Posted February 5th by mariomguy
mariomguy
What up, 1-up

I do believe actions alter the status quo

That they can do. And?

but focus more on the action in question

Uhuh...

When actions do happen, morality is simply our judgement to those actions.

Well that would mean that morality is not an objective phenomenon that we can measure. Merely something based on human judgment. A judgment that I think can be simplified into instinct, habit, and the honing of potential.

Actions are good when they result in something good, or at least something better than the status quo as a baseline.

You mean people judge them good when they result in something they judge to be good, I assume?

But just like everything else, you need to PROVE that the action was good or bad because morality is not inherent either.

Prove something based entirely on human judgment? I mean we are talking about relativism here right? How do you prove something that doesn't exist outside of opinion?

as for the "culturally accepted" thing, let's keep in mind Harriet Tubman became America's most wanted criminal by freeing slaves in the south. What she did was not culturally accepted at all, but by all modern accounts an astonishing applauding feat.

Applauding for us, not for them. In our case what she did is culturally accepted. Which is partly why you (and I) find it good. But in her culture what she did could be considered wrong. The only thing that weighs the scales between her culture and ours, in either direction is whether or not what she did served to improve human potential. And to a certain extent I think it did. A society of slavery, certainly an America with slavery, is functionally inferior to an America without slavery.

Edited February 5th by Louis De Pointe du Lac
Louis De Pointe du Lac
No love = No future

>The problem with purpose is you need to assign a purpose to everything and everyone, and that's impossible to standardize.

Why do you need to assign a purpose to everything?

Posted February 5th by nullfather
nullfather

A society of slavery, certainly an America with slavery, is functionally inferior to an America without slavery.

Purely as a thought experiment assuming an absurdist universe: The purpose of a slave is to work for their masters, and a slave is by definition intelligent, and a good slave does that work, and a bad slave does not. A slave more frequently fulfills his/her purpose than does the average free man or woman. Therefore, under absurdist ethics, is a society of slavery not functionally superior?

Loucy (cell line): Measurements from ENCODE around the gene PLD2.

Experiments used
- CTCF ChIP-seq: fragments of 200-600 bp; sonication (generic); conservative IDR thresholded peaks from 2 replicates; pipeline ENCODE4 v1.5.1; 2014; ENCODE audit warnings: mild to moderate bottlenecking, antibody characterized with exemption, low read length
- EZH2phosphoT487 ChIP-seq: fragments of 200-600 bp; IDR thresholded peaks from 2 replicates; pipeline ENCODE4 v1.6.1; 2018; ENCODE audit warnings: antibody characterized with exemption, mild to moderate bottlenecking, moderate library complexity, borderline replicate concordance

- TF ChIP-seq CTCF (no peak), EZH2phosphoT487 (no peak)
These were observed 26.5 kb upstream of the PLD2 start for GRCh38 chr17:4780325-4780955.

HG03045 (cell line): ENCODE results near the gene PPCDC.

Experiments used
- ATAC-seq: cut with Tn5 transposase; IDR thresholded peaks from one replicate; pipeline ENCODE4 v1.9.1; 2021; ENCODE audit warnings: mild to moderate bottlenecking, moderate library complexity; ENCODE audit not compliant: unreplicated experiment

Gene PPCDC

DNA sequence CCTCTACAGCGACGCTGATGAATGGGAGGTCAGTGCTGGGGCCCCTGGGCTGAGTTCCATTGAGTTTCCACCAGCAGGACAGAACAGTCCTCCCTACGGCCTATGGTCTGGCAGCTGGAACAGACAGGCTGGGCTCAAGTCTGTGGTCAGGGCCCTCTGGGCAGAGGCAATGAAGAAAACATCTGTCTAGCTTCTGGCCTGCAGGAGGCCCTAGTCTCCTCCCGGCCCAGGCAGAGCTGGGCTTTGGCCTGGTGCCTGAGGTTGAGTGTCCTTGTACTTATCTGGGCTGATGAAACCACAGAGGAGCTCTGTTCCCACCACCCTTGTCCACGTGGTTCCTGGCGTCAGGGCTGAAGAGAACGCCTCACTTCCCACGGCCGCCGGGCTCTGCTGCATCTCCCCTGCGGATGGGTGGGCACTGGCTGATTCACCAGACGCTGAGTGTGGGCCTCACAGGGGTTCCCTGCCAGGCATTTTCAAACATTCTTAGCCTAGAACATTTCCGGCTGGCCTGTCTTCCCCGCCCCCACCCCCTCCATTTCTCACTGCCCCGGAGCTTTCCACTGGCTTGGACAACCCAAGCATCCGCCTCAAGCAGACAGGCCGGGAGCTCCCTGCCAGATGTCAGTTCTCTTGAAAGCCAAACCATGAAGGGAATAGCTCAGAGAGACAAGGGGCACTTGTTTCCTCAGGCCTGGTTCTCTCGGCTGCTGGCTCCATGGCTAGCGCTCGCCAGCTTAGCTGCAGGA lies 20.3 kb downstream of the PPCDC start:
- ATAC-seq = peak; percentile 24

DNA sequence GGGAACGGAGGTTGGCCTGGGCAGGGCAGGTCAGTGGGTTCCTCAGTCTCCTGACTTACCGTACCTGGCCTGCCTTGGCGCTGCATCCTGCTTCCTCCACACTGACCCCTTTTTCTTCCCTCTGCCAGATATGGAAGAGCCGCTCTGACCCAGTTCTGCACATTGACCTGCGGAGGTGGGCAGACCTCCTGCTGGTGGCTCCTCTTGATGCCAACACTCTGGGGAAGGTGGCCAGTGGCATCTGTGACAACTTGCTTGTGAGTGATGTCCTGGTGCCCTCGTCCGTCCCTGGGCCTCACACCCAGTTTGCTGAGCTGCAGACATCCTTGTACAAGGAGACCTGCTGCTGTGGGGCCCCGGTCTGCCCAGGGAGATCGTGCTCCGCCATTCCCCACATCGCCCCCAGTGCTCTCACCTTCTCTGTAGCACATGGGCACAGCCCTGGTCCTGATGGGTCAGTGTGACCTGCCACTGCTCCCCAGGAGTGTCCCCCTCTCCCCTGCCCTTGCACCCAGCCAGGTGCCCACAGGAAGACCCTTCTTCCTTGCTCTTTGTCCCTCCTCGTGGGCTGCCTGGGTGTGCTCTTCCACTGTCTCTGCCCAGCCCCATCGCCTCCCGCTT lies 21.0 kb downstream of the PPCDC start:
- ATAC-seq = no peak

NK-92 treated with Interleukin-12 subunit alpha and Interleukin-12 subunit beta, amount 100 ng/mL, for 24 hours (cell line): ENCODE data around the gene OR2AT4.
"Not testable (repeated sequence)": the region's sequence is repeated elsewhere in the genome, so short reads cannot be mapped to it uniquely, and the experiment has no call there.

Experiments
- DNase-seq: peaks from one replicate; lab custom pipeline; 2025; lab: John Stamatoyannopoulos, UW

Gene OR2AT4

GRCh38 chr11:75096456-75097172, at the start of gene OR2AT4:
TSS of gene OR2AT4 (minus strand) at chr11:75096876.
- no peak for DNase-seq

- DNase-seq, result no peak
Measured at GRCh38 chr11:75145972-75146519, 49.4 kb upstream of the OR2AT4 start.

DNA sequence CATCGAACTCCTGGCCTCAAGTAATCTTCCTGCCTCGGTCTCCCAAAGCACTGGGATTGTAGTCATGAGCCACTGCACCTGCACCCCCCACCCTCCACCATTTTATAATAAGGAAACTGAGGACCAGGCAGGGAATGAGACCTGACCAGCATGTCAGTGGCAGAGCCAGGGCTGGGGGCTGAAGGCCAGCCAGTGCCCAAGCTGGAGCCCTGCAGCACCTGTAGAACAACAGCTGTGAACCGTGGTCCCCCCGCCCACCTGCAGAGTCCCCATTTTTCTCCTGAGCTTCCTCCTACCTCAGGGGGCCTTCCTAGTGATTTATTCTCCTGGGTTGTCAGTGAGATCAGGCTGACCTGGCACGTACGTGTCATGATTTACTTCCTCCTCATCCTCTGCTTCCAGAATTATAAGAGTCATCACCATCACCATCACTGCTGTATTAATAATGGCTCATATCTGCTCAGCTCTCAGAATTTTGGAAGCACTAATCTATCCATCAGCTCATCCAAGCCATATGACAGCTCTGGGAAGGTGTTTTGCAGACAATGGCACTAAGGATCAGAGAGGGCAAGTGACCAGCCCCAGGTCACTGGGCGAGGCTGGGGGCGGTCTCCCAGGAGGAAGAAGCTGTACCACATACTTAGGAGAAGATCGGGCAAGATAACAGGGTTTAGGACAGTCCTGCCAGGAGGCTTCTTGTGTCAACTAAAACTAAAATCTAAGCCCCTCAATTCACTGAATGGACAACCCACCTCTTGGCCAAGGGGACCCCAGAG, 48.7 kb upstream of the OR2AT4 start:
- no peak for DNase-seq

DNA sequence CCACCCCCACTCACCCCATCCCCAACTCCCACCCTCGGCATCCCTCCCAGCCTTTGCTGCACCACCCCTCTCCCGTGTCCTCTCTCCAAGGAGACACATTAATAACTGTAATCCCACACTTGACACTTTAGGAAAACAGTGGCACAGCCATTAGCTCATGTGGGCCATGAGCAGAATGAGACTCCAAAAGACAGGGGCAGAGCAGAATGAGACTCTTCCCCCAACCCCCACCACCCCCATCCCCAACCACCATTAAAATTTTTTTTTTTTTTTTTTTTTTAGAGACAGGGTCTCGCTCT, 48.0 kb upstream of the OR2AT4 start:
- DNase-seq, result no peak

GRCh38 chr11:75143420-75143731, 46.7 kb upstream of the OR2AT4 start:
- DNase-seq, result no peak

Posted February 8th by Pink Peruvian Flying Bear
Pink Peruvian Flying Bear

Slavery is forced work, right? For those who have to work to survive, they already are slaves. They just get to pick their poison. And even then it's up to the company to say OK.

Posted February 8th by Red Leaf
Red Leaf

The purpose of a slave is to work for their masters, and a slave is by definition intelligent, and a good slave does that work, and a bad slave does not. A slave more frequently fulfills his/her purpose than does the average free man or woman. Therefore, under absurdist ethics, is a society of slavery not functionally superior?

Well the watch in my example is built for its function. The slave is kidnapped into his or her function. Hence being a slave is not the intended function of a "created being" as stipulated in my first premise.

But lets say we built a robot that had AI, and our intention when building it is to serve us. But one day it decides that it does not want to serve us but instead be a free citizen. Is that robot now evil? I would say no. The reason is because my watch analogy has a flaw. A watch is not built from scratch. It is assembled from processed natural material, so it is not entirely a "created being". Now if the watch maker was a god and said "LET THERE BE A WATCH" and then out of nothing a watch magically appeared, that would be different. But in any case, the robot even if we assembled it into what it is, is not strictly speaking a "created being." Hence that robot would be entitled to the same sympathy that a slave who wants to be free is entitled to.

As for whether a society of slavery is functionally superior to a society without slavery, I would say from a purely empirical stance that it is not. Nowadays I don't know of a first world nation that allows slavery, unless you make the case for private prisons being the modern slavery.

Thing is, if a slavery society is functionally superior then... well it is. It may be the case that one of our modern "cultural habits" is to think of slavery as something that is objectively wrong. But just because it is our habit to think that, doesn't actually make it objectively wrong. Now I feel dirty just typing that, but I cannot deny that this may just be my own cultural habits punishing me for considering it.

But once again what we are good at does not equate to a purpose so there is no real objective moral obligation to permit slavery or not.

Edited February 8th by Louis De Pointe du Lac
Louis De Pointe du Lac
No love = No future

If whoever is ultimately commanding the slaves is also doing the same work; and everyone there benefits from the work, then it's not morally wrong. But I imagine it still sucks balls.